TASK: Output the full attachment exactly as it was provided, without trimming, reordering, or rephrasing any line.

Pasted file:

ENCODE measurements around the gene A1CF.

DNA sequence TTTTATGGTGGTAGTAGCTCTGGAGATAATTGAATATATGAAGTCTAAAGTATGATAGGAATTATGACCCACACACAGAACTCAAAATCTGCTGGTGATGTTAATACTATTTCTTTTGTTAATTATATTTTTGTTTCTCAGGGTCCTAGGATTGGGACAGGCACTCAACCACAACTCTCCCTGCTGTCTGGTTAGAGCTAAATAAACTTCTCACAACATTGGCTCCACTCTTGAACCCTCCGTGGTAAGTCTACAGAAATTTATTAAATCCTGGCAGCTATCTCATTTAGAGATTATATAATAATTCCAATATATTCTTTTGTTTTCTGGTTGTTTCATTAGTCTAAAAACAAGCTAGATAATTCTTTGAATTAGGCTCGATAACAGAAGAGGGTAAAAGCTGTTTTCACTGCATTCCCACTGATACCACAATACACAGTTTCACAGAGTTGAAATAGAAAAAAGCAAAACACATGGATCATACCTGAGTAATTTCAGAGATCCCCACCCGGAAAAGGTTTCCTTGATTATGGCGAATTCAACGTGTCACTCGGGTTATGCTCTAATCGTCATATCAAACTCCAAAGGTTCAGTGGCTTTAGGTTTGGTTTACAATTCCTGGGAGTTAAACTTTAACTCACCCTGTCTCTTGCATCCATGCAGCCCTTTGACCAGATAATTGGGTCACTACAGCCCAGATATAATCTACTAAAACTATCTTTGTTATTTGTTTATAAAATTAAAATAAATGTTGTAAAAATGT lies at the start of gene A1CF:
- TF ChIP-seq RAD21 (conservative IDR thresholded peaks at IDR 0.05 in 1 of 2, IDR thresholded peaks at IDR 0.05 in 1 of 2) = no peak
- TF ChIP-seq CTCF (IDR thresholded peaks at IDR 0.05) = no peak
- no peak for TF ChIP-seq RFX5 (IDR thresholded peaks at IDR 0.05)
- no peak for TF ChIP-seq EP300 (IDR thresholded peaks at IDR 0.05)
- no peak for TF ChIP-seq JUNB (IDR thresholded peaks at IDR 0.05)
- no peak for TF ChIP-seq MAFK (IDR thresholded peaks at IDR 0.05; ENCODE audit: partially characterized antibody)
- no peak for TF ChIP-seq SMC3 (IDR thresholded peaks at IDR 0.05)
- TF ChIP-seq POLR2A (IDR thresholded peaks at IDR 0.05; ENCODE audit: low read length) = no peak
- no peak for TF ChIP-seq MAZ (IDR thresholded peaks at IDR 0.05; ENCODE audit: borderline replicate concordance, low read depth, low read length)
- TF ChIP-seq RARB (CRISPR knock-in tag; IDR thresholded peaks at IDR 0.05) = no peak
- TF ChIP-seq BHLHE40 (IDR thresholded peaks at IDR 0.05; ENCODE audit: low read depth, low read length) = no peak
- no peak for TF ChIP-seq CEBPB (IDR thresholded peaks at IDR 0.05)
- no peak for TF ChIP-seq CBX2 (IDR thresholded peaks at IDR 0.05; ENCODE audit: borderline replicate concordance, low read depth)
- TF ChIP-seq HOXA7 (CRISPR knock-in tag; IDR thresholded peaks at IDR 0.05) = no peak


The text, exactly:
ENCODE measurements around the gene A1CF.

DNA sequence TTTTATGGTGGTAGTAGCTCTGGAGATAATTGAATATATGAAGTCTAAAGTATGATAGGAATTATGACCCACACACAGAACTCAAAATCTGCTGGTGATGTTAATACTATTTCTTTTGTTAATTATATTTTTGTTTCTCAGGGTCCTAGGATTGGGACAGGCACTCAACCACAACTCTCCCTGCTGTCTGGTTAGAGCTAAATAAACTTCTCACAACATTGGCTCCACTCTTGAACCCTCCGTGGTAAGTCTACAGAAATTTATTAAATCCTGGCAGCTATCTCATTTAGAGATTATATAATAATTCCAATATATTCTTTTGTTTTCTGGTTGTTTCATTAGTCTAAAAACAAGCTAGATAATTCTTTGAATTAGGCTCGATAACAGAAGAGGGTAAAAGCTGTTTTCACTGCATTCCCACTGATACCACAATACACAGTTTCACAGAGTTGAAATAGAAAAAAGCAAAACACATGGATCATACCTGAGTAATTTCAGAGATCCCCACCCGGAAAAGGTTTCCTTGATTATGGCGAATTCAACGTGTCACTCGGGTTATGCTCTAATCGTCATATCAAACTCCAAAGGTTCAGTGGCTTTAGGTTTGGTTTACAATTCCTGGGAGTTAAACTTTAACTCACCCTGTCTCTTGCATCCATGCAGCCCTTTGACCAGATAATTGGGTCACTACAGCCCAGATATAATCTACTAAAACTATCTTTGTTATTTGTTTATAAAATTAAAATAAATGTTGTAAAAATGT lies at the start of gene A1CF:
- TF ChIP-seq RAD21 (conservative IDR thresholded peaks at IDR 0.05 in 1 of 2, IDR thresholded peaks at IDR 0.05 in 1 of 2) = no peak
- TF ChIP-seq CTCF (IDR thresholded peaks at IDR 0.05) = no peak
- no peak for TF ChIP-seq RFX5 (IDR thresholded peaks at IDR 0.05)
- no peak for TF ChIP-seq EP300 (IDR thresholded peaks at IDR 0.05)
- no peak for TF ChIP-seq JUNB (IDR thresholded peaks at IDR 0.05)
- no peak for TF ChIP-seq MAFK (IDR thresholded peaks at IDR 0.05; ENCODE audit: partially characterized antibody)
- no peak for TF ChIP-seq SMC3 (IDR thresholded peaks at IDR 0.05)
- TF ChIP-seq POLR2A (IDR thresholded peaks at IDR 0.05; ENCODE audit: low read length) = no peak
- no peak for TF ChIP-seq MAZ (IDR thresholded peaks at IDR 0.05; ENCODE audit: borderline replicate concordance, low read depth, low read length)
- TF ChIP-seq RARB (CRISPR knock-in tag; IDR thresholded peaks at IDR 0.05) = no peak
- TF ChIP-seq BHLHE40 (IDR thresholded peaks at IDR 0.05; ENCODE audit: low read depth, low read length) = no peak
- no peak for TF ChIP-seq CEBPB (IDR thresholded peaks at IDR 0.05)
- no peak for TF ChIP-seq CBX2 (IDR thresholded peaks at IDR 0.05; ENCODE audit: borderline replicate concordance, low read depth)
- TF ChIP-seq HOXA7 (CRISPR knock-in tag; IDR thresholded peaks at IDR 0.05) = no peak